On 17 December 2011, aged 70, Évora died in São Vicente, Cape Verde, from respiratory failure and hypertension. A Spanish newspaper reported that 36 hours before her death she was still receiving people – and smoking – in her home in Mindelo, popular for always having its doors open.
- In 2003, she appeared on a Cape Verdean stamp
- On 3 September 2013, her name was boosted publicly by the Belgian musician Stromae, when he released his famous album Racine Carrée that includes "Ave Cesaria", a track that honours Cesária Évora, one of Stromae's favourite artists.
- On December 22, 2014, the Banco de Cabo Verde introduced a new series of banknotes that honor Cape Verdean figures in the fields of literature, music, and politics. Her face was featured in the new 2000 Escudos banknote.
- The awarded feature documentary Tchindas is a tribute to her after her death, and contains several of her songs.
- In December 2016, singer Fantcha launched a new album entitled Nôs Caminhada, in hommage to her mentor Cesária Évora, including a number of traditional songs (mornas and coladeiras) that had been interpreted by Cesária Évora. It also features a very special song, "Nôs Caminhada", remember the moments spent with the beloved one, the singer considers Évora as her second mom.
- On March 8, 2012, Cape Verde's third busiest airport was named after her. At its terminal entrance, a statue of herself was erected in the same year and a mural was put in inside the terminal building.
- On June 18, 2014, a small new street in the 19th Arrondissement of Paris was named, it is located near Boulevard Macdonald in the Pont-de-Flandre quarter. Several residential street across a part of Europe have been named for her. Other streets in other parts of Europe, especially France has recently named a few streets after the singer.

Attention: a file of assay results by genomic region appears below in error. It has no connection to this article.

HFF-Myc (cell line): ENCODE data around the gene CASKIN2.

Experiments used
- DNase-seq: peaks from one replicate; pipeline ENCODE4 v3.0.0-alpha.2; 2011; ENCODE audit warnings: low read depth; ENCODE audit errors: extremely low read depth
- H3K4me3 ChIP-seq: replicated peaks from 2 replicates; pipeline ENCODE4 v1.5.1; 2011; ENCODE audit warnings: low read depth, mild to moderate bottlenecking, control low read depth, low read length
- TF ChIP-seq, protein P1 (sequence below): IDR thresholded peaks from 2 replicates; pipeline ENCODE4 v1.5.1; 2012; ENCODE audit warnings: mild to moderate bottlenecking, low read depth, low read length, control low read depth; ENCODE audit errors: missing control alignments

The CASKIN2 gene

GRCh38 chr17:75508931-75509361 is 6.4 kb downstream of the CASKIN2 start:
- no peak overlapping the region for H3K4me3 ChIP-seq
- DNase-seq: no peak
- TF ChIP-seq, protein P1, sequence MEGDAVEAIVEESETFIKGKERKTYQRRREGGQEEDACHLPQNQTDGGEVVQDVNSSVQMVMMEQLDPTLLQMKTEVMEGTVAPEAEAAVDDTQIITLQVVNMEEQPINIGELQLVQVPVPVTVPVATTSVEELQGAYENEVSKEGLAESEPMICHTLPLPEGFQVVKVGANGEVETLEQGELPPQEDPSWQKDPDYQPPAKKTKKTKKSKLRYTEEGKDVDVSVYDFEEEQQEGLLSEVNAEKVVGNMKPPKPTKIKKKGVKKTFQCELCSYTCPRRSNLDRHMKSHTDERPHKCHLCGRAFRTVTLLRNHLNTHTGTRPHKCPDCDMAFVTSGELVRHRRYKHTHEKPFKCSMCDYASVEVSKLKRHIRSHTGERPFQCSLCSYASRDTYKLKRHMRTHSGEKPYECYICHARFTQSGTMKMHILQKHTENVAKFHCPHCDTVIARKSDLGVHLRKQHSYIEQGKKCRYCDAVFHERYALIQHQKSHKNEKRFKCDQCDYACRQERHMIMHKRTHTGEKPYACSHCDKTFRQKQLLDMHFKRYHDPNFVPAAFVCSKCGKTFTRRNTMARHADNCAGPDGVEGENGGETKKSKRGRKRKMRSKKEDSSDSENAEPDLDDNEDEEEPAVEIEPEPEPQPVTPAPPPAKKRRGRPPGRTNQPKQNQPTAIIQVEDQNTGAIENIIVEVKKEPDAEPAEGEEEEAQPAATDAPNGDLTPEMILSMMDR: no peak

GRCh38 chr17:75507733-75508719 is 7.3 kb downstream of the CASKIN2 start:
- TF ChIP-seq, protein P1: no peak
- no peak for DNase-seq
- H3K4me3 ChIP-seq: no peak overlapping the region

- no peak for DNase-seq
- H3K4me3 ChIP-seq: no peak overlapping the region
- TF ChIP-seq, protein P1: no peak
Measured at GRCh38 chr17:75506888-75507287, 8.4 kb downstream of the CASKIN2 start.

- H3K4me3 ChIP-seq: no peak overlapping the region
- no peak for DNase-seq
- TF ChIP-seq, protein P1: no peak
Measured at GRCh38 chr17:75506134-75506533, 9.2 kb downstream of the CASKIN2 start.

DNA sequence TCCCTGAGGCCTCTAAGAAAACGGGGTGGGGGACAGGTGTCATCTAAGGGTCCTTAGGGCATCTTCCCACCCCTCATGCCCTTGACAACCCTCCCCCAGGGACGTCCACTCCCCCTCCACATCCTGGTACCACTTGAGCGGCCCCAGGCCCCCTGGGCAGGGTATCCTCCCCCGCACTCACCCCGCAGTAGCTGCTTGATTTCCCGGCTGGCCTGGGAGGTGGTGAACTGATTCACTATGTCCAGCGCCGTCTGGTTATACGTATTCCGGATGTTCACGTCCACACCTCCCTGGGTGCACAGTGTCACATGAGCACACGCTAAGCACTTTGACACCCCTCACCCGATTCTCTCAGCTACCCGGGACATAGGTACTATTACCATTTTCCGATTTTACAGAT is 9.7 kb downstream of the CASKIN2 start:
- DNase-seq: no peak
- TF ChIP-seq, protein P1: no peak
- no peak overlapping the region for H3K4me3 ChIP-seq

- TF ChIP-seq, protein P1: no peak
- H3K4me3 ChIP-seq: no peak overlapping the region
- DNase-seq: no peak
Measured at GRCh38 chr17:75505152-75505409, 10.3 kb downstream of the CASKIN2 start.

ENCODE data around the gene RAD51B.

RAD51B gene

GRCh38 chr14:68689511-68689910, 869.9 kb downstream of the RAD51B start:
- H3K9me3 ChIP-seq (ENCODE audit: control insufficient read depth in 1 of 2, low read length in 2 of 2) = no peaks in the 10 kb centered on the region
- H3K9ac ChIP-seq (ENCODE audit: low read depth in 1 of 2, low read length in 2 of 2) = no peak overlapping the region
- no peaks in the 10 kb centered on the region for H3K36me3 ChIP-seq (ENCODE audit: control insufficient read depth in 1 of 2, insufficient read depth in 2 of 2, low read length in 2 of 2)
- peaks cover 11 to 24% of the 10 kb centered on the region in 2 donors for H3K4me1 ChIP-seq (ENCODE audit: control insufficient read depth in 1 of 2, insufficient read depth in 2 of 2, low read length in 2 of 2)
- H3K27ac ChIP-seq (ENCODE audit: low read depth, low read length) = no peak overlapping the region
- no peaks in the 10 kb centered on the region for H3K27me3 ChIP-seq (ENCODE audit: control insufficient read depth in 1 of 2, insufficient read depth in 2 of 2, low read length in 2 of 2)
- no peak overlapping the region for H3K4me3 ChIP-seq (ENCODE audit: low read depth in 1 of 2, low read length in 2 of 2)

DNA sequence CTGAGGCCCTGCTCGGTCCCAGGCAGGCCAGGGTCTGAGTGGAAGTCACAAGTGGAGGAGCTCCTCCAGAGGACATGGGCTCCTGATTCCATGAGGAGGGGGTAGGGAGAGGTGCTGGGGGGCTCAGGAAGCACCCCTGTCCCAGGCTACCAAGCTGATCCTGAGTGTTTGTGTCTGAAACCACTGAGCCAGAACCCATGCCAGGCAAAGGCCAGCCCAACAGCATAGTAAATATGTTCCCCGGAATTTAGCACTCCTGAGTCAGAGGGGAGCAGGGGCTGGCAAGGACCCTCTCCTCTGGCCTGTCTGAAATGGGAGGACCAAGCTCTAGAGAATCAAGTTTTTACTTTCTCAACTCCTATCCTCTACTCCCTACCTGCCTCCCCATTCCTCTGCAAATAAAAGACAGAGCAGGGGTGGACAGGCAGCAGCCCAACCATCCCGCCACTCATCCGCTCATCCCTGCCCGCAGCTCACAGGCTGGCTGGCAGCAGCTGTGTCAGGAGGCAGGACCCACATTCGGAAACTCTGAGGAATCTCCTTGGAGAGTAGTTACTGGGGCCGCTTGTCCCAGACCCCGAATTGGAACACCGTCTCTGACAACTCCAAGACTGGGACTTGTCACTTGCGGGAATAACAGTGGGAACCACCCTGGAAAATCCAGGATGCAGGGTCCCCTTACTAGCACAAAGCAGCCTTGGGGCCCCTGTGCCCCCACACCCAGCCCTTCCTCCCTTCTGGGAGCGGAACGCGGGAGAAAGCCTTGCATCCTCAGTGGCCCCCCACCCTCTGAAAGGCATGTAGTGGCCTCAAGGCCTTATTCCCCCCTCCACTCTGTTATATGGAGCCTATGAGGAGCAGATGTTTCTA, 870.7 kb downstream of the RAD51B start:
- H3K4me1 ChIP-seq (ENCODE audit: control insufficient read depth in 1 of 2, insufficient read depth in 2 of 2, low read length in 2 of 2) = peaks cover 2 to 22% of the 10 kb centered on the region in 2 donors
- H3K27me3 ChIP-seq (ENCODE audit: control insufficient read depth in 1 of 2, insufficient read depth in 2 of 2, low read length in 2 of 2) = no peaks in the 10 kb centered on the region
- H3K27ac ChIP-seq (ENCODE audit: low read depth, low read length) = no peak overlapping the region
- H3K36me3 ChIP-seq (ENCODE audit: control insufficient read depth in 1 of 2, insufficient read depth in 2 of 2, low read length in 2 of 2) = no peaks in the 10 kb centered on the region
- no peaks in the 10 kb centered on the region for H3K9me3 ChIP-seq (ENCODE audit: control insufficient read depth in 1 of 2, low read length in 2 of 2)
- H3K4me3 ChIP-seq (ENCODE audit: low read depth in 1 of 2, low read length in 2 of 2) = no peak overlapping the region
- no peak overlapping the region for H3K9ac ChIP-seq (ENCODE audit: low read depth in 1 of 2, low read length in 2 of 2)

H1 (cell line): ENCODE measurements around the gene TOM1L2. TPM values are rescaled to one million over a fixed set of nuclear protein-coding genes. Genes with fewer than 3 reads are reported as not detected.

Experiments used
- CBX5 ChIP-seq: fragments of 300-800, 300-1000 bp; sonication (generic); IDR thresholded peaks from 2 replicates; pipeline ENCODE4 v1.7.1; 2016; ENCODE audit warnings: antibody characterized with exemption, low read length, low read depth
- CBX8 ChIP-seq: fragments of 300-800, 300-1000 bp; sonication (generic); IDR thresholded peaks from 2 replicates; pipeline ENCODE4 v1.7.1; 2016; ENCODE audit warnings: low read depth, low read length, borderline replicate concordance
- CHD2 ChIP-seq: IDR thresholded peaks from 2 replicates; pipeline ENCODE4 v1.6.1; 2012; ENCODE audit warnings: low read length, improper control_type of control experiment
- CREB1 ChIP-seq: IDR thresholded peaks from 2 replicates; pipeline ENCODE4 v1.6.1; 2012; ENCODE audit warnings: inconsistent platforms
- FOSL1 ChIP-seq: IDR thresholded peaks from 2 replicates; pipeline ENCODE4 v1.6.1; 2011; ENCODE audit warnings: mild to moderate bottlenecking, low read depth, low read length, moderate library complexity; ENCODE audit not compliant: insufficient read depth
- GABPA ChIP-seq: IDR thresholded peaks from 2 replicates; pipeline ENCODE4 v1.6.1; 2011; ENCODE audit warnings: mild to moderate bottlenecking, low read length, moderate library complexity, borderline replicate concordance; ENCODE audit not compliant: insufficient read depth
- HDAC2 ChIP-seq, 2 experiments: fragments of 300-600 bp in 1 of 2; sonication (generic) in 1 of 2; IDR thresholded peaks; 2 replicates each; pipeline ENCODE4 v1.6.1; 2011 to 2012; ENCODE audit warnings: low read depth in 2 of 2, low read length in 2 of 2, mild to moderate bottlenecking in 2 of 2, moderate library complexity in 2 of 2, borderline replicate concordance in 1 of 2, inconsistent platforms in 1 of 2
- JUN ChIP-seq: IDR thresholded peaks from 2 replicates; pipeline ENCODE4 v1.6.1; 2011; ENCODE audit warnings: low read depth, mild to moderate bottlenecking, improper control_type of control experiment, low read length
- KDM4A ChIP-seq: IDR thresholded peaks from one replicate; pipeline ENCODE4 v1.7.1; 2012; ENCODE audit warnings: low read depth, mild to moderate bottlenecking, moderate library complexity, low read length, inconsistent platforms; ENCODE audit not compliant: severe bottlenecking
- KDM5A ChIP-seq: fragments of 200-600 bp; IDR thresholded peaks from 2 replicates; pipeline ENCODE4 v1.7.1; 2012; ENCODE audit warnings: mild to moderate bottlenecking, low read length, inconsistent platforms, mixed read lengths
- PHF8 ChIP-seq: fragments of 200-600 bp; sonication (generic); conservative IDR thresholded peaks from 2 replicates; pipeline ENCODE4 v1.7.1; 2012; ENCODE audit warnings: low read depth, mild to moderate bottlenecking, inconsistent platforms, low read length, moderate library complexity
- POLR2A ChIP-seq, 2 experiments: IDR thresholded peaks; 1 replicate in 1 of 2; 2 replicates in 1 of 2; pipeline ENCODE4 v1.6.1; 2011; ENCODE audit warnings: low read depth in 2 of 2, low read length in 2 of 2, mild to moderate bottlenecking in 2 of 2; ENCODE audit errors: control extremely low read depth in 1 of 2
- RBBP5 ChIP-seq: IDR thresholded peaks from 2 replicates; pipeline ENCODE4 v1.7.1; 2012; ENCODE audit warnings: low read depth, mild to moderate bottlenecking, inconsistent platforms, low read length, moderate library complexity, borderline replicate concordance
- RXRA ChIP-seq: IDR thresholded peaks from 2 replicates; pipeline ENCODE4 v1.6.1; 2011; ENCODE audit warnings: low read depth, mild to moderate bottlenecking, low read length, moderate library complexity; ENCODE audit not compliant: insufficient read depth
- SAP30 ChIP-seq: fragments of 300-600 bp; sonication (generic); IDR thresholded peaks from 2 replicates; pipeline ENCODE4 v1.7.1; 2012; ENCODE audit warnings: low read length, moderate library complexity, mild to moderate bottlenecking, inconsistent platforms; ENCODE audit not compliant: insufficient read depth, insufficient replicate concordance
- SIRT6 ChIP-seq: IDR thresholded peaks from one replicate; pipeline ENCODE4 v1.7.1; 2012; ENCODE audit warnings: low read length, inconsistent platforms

- On September 19, 2014, the Seine-Saint-Denis department named a new collegiate in Montreuil after her and is located on Rue des Jardins Dufour.
- In 2014 or 2015, a street in the west of the Capeverdean capital of Praia is named for her in Palmarejo Grande near Jean Piaget University, it intersects Avenida Eugenio Paula de Tavares.
- Two species of fauna are named after her, a butterfly in the family Lycaenidae named Chilades evorae which is found on the island of Santo Antão and a species of sea slug called Aegires evorae which exists in the northeast of the island of Sal in the area of Calhetinha.
- La Diva aux Pieds Nus (1988)
- Distino di Belita (1990)
- Mar Azul (1991)
- Miss Perfumado (1992)
- Cesária (1995)
- Cabo Verde (1997)
- Café Atlantico (1999)
- São Vicente di Longe (2001)
- Voz d'Amor (2003)
- Rogamar (2006)
- Nha Sentimento (2009)
- Werb, Jessica (24 March 2006). "The Barefoot Diva on her best behaviour". The Globe and Mail. Retrieved 21 March 2015.
- "Grammy-winning singer Cesaria Evora dies at age 70". The Washingtion Times. Retrieved 23 October 2014.
- "Cesaria Evora: Cape Verde's soulful 'barefoot diva'". The Independent. Retrieved 23 October 2014.
- Garth Cartwright: Cesária Évora obituary in The Guardian, 17 December 2011.
- "BBC News - Singer Cesaria Evora dies at the age of 70". BBC News. Retrieved 23 October 2014.
-  Archived 28 April 2012 at the Wayback Machine.
- "Capo Verde terra d'amore". www.capoverde-italia.it. Retrieved 2015-09-13.
- "Cidadãos Estrangeiros Agraciados com Ordens Portuguesas". Página Oficial das Ordens Honoríficas Portuguesas. Retrieved 1 August 2017.
- "Cesaria Evora termina a carreira aos 70" (in Portuguese). Publico.pt. Retrieved 24 September 2011.
- "Evora leaving forever". Rt.com. Archived from the original on 22 December 2011. Retrieved 17 December 2011.
- "Las últimas palabras de Césaria/Cesária's last words". Publico.es. Retrieved 17 December 2011.
- "Timbres émis avec CV007.03". www.wnsstamps.ch (in French). Archived from the original on 2012-04-10. Retrieved 2017-12-19.